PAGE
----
They include Bangladesh’s floating gardens, a unique hydroponics production system constructed with natural grasses and plants, which have been developed in flood areas; and a trio of sites in Japan: the sustainable river fisheries utilizing Sato-kawa system in Gifu, the Minabe-Tanabe Ume approach to growing apricots on nutrient-poor slopes in Wakayama; and the Takachihogo-Shiibayama mountainous agriculture and forestry system in Miyazaki which allows agricultural and forestry production in a steep mountainous area.
The sites were officially recognized during a joint meeting of the GIAHS Steering and Scientific Committee at FAO headquarters in Rome.
These new designations bring the number of Globally Important Agricultural Heritage Systems (GIAHS) systems to a total of 36 sites located in 15 countries in Africa, Latin America, Near East and Asia.
Vertical Gardens Beat Soil Made Salty by Climate Change
Saltwater is shrinking Bangladesh’s arable land, but a simple approach of planting crops in containers shows surprising success
By Amy Yee
The soil in Chandipur village in southwest Bangladesh has become increasingly salty because of incursions of seawater. The situation became particularly acute in the aftermath of Cyclone Aila in 2009, which brought storm surges that broke embankments and flooded farmland. After 2009 vegetable crops planted in the ground there yielded only meager returns—if they didn’t fail completely.
But for the past three years hundreds of villagers have enjoyed the bounty of so-called vertical gardens—essentially crops grown in a variety of containers in backyards and on the rooftops of their humble homes. Despite their modest size, these gardens produce quite a bit.
Working with local nonprofits WorldFish trained about 200 villagers in four districts in saline-affected areas of southwestern Bangladesh to make vertical gardens. Others not in the program have copied their neighbors’ designs after seeing how well they worked. WorldFish plans to expand the program to include 5,000 people over the next two years.
Growing the vertical gardens is a relatively straightforward process. Villagers harvest soil after the rains, around November, and use it later during planting season. They put the soil into containers and mix it with fertilizer made of dried water hyacinth, soil, coconut husks and cow manure. The containers range from plastic rice and concrete sacks to large, specially constructed “towers” made of simple plastic sheets encased by bamboo rings.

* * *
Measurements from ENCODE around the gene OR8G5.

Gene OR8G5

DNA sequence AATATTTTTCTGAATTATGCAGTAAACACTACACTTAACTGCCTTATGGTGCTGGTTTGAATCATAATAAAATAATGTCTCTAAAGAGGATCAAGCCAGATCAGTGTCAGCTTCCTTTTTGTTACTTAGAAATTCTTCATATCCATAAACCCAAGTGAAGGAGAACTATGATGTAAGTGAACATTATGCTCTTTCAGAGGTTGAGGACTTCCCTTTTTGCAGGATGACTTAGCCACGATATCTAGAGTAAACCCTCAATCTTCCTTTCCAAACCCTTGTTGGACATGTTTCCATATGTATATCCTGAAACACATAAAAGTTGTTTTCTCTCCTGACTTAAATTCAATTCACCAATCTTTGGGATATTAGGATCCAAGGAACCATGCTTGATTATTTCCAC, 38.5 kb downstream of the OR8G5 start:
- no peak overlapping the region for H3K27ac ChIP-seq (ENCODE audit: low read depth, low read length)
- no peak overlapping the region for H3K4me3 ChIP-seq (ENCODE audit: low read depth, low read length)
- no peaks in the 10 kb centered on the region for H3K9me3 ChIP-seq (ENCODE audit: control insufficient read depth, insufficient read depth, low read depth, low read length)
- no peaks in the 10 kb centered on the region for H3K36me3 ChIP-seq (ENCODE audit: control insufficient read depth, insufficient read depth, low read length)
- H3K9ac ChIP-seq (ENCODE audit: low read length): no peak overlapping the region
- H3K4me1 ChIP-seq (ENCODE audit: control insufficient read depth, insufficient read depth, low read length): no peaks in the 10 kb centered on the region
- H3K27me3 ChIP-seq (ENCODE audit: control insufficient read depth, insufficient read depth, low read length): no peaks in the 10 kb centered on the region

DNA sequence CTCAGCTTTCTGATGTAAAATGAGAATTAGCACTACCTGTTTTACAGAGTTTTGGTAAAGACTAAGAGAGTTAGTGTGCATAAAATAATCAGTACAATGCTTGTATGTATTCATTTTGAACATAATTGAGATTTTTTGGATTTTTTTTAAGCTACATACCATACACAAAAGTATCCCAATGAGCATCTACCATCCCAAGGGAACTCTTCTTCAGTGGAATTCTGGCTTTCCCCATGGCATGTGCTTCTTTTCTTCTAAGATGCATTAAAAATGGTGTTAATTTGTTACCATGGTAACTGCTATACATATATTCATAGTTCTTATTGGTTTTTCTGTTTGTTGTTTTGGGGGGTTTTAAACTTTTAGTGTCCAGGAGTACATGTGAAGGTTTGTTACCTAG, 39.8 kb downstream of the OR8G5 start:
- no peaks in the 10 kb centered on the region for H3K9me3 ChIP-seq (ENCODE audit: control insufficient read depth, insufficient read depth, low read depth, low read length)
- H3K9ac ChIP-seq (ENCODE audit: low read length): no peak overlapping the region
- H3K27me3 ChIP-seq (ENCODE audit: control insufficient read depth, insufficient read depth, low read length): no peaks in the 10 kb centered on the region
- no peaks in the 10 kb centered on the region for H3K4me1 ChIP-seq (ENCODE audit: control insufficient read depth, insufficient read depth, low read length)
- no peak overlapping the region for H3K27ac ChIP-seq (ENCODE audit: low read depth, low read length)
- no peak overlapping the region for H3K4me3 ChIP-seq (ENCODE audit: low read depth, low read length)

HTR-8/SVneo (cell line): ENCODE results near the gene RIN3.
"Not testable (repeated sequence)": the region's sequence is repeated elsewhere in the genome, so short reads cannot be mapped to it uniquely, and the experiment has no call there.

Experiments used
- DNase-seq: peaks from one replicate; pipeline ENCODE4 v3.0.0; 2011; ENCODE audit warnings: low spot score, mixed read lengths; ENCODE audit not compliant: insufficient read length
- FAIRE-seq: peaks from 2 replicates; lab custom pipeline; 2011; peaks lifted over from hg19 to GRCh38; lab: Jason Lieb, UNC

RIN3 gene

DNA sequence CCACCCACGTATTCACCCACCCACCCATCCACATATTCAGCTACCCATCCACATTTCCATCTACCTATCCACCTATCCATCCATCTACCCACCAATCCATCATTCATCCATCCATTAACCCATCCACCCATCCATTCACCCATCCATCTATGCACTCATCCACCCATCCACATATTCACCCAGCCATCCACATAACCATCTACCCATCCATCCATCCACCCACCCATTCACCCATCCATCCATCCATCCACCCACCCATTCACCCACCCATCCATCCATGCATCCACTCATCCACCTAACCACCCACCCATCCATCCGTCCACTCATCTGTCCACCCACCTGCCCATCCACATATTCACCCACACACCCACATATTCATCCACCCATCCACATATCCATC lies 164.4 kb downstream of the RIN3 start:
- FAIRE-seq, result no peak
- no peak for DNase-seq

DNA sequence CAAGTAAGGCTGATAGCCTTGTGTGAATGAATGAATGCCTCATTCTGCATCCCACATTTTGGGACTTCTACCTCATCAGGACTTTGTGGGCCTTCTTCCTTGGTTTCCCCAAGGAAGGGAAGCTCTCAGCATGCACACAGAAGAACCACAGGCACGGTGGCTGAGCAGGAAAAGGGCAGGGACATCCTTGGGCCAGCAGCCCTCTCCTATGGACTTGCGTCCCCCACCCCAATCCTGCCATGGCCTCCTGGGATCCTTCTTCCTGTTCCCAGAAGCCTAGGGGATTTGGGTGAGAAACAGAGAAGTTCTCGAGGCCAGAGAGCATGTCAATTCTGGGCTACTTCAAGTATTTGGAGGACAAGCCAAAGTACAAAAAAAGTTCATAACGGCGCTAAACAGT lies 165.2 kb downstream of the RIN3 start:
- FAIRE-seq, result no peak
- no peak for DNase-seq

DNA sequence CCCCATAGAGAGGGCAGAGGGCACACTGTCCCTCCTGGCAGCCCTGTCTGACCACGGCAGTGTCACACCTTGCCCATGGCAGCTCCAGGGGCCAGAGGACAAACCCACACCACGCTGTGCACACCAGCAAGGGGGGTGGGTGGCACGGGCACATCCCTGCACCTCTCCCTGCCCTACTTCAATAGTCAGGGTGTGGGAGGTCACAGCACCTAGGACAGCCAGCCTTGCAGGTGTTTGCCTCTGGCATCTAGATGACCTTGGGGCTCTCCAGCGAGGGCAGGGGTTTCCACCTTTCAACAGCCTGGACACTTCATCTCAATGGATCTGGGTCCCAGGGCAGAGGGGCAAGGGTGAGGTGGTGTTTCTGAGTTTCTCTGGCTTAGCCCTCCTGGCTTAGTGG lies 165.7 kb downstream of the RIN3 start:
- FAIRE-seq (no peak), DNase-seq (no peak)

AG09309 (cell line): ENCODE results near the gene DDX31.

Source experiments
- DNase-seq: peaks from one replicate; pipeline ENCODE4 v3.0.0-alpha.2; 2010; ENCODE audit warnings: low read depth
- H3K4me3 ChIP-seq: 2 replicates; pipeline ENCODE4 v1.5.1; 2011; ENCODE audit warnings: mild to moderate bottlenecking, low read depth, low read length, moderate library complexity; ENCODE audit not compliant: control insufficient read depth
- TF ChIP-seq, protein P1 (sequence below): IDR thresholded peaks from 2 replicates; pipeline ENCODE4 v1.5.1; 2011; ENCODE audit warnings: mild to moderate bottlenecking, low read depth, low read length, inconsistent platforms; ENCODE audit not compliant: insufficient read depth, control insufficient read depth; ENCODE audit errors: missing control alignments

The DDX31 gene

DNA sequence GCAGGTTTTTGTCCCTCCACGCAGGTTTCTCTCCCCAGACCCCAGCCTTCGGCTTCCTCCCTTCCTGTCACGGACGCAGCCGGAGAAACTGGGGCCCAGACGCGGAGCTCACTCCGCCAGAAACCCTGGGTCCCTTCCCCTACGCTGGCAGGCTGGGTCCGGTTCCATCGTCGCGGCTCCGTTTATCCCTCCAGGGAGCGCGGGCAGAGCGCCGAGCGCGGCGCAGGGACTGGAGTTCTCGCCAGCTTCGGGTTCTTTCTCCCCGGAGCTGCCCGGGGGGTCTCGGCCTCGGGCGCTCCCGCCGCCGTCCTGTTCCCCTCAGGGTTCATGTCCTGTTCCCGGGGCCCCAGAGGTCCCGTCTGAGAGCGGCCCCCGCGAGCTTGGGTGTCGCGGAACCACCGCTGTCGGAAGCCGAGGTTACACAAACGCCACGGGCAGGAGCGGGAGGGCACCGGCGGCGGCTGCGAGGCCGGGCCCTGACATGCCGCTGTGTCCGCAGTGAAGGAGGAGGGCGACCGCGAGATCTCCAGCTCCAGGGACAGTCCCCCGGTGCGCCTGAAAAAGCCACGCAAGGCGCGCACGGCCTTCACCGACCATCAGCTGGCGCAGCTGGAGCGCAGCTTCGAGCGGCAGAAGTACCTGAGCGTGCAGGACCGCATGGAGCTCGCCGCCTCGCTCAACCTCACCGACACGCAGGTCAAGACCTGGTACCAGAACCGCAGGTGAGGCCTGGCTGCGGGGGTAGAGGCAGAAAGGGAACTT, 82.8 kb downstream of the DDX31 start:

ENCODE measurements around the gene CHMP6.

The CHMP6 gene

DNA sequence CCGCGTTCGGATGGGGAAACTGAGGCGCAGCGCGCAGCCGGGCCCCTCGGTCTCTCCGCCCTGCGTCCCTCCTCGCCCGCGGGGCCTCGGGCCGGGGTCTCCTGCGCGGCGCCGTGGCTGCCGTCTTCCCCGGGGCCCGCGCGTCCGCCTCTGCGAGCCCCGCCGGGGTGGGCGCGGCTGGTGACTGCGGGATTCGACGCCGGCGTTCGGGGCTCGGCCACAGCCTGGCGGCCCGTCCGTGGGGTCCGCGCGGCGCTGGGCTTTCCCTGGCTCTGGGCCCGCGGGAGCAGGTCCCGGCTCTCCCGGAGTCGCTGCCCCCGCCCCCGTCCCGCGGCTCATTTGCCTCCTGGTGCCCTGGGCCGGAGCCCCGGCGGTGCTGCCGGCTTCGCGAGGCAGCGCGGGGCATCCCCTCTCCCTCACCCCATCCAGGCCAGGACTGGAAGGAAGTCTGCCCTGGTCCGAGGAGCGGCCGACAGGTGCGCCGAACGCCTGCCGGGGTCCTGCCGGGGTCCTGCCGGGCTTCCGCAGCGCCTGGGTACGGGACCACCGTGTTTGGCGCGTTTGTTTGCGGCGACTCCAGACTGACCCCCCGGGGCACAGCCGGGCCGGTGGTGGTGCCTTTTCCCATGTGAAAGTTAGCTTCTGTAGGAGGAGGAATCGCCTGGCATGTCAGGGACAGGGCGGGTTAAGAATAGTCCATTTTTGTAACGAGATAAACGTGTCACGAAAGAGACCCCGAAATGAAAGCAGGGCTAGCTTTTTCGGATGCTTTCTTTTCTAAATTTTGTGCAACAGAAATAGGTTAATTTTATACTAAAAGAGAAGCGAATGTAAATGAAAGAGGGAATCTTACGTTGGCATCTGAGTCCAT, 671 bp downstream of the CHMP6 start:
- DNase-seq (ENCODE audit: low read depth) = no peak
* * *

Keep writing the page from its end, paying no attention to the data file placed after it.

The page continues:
To prevent waterlogging, the containers are raised off the ground on bricks and filled with brick chips that improve water circulation and drainage. Small holes are cut into the sides where short-rooted vegetables such as Indian spinach and tomatoes can grow. Long-rooted vegetables such as gourds grow on top. These sacks can produce up to eight kilograms of vegetables in one season with an investment of 100 to 150 taka (about $1.30 to $2) per bag. The tower variety of container measures more than 1.2 meters across and can produce more than 100 kilograms of vegetables. One tower requires an investment of about 900 to 1,000 taka (around $11.50 to $13.00) to buy materials and seeds. WorldFish provides seeds and some materials to villagers in the first year.
A woman in Chandipur village in southwest Bangladesh shows seedlings she grows in pots.(Photo: A. Yee for VOA)
Vertical Gardens Help Bangladesh Farmers Overcome Salty Soil
by Amy Yee
In Bangladesh, more land is becoming salty and unfit for growing crops. It’s a pressing problem in this densely-populated country where most people farm for a living. But even on saline land, villagers can grow bountiful “vertical gardens” from soil flushed by monsoon rains.
In Chandipur village in southwest Bangladesh, lush vines sprouting pumpkins and gourds cover the tin roofs of small homes. This bounty sprouts from an unlikely source: large plastic sacks on the ground and other containers.
Vertical gardening combating salty soil
But for three years, hundreds of villagers have grown “vertical gardens” – essentially vegetables grown from plastic sacks, giant containers made of plastic sheets and bamboo, as well as other receptacles.
Most of Bangladesh is at or below sea level, so the country is highly vulnerable to climate change. Storm surges in coastal areas add to the problem of increasing salinity.
This is a pressing concern for densely populated Bangladesh, which has 156 million people. Vertical gardens are one simple way that people can adapt to climate change and grow food. WorldFish Center, an international non-profit, introduced vertical gardens in Bangladesh.
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